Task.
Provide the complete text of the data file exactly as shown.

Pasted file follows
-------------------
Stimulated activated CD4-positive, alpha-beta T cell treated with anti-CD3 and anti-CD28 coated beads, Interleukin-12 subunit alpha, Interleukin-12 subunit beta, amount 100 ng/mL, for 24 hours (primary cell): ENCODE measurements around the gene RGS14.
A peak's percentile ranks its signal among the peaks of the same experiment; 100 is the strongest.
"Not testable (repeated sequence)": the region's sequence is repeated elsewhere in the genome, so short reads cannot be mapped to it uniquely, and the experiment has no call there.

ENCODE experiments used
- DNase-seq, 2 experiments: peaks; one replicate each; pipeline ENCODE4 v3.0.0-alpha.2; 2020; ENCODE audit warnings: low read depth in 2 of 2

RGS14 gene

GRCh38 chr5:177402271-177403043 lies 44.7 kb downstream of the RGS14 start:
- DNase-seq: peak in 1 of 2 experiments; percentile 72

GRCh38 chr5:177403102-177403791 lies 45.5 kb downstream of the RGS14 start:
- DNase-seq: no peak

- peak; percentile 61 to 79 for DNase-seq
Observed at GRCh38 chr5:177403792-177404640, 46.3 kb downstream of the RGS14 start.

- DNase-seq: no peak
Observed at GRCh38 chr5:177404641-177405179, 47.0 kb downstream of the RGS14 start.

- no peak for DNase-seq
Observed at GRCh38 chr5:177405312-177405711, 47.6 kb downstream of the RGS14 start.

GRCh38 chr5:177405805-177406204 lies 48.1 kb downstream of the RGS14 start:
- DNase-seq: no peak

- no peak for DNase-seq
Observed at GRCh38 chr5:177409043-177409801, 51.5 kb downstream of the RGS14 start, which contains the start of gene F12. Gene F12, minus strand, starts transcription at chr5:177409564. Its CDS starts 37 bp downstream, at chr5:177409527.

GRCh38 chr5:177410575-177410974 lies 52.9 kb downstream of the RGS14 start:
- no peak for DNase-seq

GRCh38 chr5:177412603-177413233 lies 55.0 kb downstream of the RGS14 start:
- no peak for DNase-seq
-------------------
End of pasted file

Stimulated activated CD4-positive, alpha-beta T cell treated with anti-CD3 and anti-CD28 coated beads, Interleukin-12 subunit alpha, Interleukin-12 subunit beta, amount 100 ng/mL, for 24 hours (primary cell): ENCODE measurements around the gene RGS14.
A peak's percentile ranks its signal among the peaks of the same experiment; 100 is the strongest.
"Not testable (repeated sequence)": the region's sequence is repeated elsewhere in the genome, so short reads cannot be mapped to it uniquely, and the experiment has no call there.

ENCODE experiments used
- DNase-seq, 2 experiments: peaks; one replicate each; pipeline ENCODE4 v3.0.0-alpha.2; 2020; ENCODE audit warnings: low read depth in 2 of 2

RGS14 gene

GRCh38 chr5:177402271-177403043 lies 44.7 kb downstream of the RGS14 start:
- DNase-seq: peak in 1 of 2 experiments; percentile 72

GRCh38 chr5:177403102-177403791 lies 45.5 kb downstream of the RGS14 start:
- DNase-seq: no peak

- peak; percentile 61 to 79 for DNase-seq
Observed at GRCh38 chr5:177403792-177404640, 46.3 kb downstream of the RGS14 start.

- DNase-seq: no peak
Observed at GRCh38 chr5:177404641-177405179, 47.0 kb downstream of the RGS14 start.

- no peak for DNase-seq
Observed at GRCh38 chr5:177405312-177405711, 47.6 kb downstream of the RGS14 start.

GRCh38 chr5:177405805-177406204 lies 48.1 kb downstream of the RGS14 start:
- DNase-seq: no peak

- no peak for DNase-seq
Observed at GRCh38 chr5:177409043-177409801, 51.5 kb downstream of the RGS14 start, which contains the start of gene F12. Gene F12, minus strand, starts transcription at chr5:177409564. Its CDS starts 37 bp downstream, at chr5:177409527.

GRCh38 chr5:177410575-177410974 lies 52.9 kb downstream of the RGS14 start:
- no peak for DNase-seq

GRCh38 chr5:177412603-177413233 lies 55.0 kb downstream of the RGS14 start:
- no peak for DNase-seq